From Stillwater-Ponca City (OK) Ostomy Outlook April 2001:

Ever Undergone Endoscopy?
Wish There Were Another Solution?

by Bob White, via S. Brevard (FL) Ostomy Newsletter

Well, there may be some hope in the future. A very small experiment, recently undertaken in London, explored the idea of a small capsule, containing a miniature video camera, light source, batteries and a radio transmitter - capable of being swallowed!

As reported in an article carried in the New England Journal of Medicine, a group of doctors at Royal London Hospital, in London, conducted the experiment on four patients. These varied in age from a 78-year-old man to a 16-year-old boy. All had experienced bleeding in the small intestine, requiring the infusion of large amounts of blood.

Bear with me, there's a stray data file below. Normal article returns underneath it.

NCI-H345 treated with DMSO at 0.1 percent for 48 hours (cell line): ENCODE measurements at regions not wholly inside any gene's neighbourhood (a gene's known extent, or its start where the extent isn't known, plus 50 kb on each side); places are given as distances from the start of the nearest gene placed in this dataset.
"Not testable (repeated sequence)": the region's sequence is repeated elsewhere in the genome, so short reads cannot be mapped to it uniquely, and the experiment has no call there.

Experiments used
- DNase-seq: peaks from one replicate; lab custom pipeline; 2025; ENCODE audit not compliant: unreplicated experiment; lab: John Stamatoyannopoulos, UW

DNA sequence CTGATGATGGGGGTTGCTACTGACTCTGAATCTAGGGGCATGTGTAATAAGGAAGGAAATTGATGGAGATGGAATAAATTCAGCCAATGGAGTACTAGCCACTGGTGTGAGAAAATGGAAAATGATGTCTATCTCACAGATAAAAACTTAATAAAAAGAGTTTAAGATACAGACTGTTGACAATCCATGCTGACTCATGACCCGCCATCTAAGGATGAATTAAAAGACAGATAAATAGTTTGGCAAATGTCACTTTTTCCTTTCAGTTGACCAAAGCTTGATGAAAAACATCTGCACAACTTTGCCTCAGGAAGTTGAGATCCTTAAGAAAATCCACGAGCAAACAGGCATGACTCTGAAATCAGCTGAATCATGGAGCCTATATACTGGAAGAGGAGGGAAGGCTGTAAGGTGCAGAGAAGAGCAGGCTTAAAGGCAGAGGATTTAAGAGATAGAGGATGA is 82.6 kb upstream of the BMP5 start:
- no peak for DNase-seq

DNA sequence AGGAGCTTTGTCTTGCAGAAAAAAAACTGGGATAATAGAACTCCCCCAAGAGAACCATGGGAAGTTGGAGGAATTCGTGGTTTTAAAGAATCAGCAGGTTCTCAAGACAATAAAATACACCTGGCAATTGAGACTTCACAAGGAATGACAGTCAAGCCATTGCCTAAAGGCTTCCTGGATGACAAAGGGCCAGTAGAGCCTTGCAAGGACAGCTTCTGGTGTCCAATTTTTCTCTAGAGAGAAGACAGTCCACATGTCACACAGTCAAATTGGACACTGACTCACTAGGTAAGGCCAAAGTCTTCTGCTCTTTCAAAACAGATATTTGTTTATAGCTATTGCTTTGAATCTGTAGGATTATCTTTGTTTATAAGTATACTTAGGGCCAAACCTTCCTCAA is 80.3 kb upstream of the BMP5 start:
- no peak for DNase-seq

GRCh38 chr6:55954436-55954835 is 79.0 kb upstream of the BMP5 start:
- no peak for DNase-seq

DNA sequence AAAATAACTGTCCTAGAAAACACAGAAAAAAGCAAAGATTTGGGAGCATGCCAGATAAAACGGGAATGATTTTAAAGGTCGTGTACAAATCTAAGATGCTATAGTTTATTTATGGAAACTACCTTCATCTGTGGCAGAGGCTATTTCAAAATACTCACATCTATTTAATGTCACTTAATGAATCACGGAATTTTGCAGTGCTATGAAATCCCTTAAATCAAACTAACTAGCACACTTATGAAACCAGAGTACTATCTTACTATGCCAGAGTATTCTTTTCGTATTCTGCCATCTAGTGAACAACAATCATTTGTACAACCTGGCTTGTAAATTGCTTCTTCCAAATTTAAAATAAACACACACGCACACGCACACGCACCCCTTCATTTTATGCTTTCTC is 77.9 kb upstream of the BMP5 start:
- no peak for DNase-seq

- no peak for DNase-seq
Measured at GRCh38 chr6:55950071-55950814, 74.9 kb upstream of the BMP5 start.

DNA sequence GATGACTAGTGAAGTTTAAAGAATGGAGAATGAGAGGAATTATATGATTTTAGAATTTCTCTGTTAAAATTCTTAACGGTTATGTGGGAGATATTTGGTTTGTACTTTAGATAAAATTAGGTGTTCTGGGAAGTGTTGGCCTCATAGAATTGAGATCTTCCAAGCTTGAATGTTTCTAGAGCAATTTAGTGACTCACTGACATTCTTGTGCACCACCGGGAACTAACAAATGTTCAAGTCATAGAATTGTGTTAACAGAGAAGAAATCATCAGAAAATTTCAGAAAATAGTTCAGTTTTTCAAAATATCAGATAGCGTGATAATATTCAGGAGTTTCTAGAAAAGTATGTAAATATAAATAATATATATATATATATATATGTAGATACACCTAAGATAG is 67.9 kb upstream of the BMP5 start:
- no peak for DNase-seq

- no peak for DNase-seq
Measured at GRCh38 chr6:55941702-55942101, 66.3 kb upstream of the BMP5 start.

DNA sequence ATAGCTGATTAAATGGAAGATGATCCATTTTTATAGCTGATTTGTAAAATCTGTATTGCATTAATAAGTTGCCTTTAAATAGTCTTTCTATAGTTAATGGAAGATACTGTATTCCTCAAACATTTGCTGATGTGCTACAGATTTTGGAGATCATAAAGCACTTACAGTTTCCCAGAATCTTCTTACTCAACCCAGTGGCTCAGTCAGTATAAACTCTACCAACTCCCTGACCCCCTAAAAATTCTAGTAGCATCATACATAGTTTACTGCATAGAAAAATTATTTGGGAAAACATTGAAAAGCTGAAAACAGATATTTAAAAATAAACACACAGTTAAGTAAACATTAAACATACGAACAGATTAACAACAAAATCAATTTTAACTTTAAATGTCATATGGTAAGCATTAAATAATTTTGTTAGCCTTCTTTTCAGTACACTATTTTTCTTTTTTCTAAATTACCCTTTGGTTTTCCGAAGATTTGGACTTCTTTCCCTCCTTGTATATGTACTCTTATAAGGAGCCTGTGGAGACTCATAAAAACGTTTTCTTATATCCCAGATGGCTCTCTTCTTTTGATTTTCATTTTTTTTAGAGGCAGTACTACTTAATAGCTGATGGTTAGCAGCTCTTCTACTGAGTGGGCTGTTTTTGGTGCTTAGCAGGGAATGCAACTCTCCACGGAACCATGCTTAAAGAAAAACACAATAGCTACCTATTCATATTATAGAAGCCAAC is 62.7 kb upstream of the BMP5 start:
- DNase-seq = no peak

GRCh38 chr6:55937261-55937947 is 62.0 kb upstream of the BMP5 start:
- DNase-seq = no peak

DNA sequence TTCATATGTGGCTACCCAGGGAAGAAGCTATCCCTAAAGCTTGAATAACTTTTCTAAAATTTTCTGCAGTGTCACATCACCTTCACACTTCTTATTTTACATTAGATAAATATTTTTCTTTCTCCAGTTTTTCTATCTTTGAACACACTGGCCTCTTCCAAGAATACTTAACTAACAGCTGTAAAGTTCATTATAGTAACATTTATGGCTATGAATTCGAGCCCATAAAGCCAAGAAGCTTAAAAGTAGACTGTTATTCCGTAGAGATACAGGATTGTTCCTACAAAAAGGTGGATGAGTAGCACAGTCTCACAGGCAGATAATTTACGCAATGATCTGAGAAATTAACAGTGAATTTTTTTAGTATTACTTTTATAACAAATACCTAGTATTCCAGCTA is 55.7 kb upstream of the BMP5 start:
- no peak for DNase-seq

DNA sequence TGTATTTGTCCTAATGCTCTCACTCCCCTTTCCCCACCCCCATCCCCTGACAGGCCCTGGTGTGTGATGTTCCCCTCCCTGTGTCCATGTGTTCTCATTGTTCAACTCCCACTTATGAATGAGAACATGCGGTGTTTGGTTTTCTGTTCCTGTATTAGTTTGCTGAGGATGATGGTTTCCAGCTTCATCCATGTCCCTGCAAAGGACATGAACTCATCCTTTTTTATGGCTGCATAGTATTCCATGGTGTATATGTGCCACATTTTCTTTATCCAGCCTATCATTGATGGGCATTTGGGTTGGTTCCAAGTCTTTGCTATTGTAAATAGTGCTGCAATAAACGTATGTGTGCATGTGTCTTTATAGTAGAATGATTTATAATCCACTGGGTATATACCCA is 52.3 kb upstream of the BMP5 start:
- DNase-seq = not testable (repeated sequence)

The device itself transmits video images to aerials taped to the body, thus permitting the signals to be received and recorded on a portable recorder, capable of dealing with a period of six hours. The position of the capsule within the intestine is determined by the strength of the signals. The device is expelled within 48 hours.

With the approval of the hospital's ethics committee, the patients swallowed the device. All four patients reported that the capsule was "easy to swallow," painless, and preferable to conventional endoscopy. The images received permitted the group to receive good pictures from the mouth to the colon, successfully imaging pathological anomalies in the small bowel. Results of prior surgeries did not seem to hinder the movement of the capsule.

This information was helpful in directing further treatment in the patients. True, the procedure is not capable of biopsies or therapy; however, it was felt that it could prove "valuable in the assessment of bleeding in patients" who had had negative results with gastroscopy.

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Content last revised 2001-04-14